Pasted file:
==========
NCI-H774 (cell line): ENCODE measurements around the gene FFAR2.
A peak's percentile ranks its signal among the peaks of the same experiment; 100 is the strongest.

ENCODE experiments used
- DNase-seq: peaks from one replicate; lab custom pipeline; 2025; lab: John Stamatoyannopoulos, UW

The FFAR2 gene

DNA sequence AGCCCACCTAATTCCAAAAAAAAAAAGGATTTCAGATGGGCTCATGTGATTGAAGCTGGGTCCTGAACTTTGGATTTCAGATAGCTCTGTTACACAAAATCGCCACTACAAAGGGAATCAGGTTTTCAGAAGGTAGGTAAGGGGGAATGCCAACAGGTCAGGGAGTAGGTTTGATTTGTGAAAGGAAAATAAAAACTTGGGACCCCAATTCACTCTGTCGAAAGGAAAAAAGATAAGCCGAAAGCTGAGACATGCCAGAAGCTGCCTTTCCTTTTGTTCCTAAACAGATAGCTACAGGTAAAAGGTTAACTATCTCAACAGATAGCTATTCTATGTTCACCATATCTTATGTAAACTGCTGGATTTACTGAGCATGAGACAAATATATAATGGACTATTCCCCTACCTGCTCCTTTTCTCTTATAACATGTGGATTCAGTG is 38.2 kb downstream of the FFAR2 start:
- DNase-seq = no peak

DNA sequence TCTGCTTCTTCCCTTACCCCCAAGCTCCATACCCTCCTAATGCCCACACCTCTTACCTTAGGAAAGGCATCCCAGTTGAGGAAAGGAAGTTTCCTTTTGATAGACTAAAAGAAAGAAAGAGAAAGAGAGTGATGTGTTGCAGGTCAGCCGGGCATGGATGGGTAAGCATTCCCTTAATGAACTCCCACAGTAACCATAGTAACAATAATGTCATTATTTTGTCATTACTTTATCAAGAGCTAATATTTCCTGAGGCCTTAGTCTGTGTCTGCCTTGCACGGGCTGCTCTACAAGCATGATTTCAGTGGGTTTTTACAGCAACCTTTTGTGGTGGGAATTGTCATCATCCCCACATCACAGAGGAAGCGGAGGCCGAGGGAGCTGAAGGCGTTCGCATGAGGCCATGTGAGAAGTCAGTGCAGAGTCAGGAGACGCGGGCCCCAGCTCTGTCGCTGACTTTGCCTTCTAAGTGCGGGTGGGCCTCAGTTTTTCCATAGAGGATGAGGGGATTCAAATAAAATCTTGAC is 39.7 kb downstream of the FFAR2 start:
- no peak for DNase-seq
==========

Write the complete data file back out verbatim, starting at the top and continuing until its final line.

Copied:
NCI-H774 (cell line): ENCODE measurements around the gene FFAR2.
A peak's percentile ranks its signal among the peaks of the same experiment; 100 is the strongest.

ENCODE experiments used
- DNase-seq: peaks from one replicate; lab custom pipeline; 2025; lab: John Stamatoyannopoulos, UW

The FFAR2 gene

DNA sequence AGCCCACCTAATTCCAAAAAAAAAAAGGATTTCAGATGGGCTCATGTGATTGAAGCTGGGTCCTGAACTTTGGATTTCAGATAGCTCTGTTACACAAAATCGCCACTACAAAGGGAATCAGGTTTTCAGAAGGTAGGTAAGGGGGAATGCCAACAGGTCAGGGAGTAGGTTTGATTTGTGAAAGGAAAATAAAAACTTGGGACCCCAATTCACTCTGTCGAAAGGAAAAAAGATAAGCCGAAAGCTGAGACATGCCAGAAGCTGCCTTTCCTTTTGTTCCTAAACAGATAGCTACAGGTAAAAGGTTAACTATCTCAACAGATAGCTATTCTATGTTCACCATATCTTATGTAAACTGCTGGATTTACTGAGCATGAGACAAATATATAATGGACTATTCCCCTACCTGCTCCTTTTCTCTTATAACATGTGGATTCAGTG is 38.2 kb downstream of the FFAR2 start:
- DNase-seq = no peak

DNA sequence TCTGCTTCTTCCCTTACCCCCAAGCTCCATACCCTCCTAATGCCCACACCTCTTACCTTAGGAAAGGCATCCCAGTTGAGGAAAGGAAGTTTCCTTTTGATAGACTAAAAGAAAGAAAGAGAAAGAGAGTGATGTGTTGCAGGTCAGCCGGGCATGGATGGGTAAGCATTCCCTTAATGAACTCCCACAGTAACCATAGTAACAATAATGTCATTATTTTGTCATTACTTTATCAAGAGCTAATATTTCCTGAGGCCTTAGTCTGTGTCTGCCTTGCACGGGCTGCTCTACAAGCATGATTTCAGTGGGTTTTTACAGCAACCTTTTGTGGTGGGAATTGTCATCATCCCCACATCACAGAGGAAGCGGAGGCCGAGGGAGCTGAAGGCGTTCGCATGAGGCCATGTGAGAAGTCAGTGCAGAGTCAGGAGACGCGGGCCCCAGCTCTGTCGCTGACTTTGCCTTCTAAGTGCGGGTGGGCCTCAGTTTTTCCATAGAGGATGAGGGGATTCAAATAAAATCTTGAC is 39.7 kb downstream of the FFAR2 start:
- no peak for DNase-seq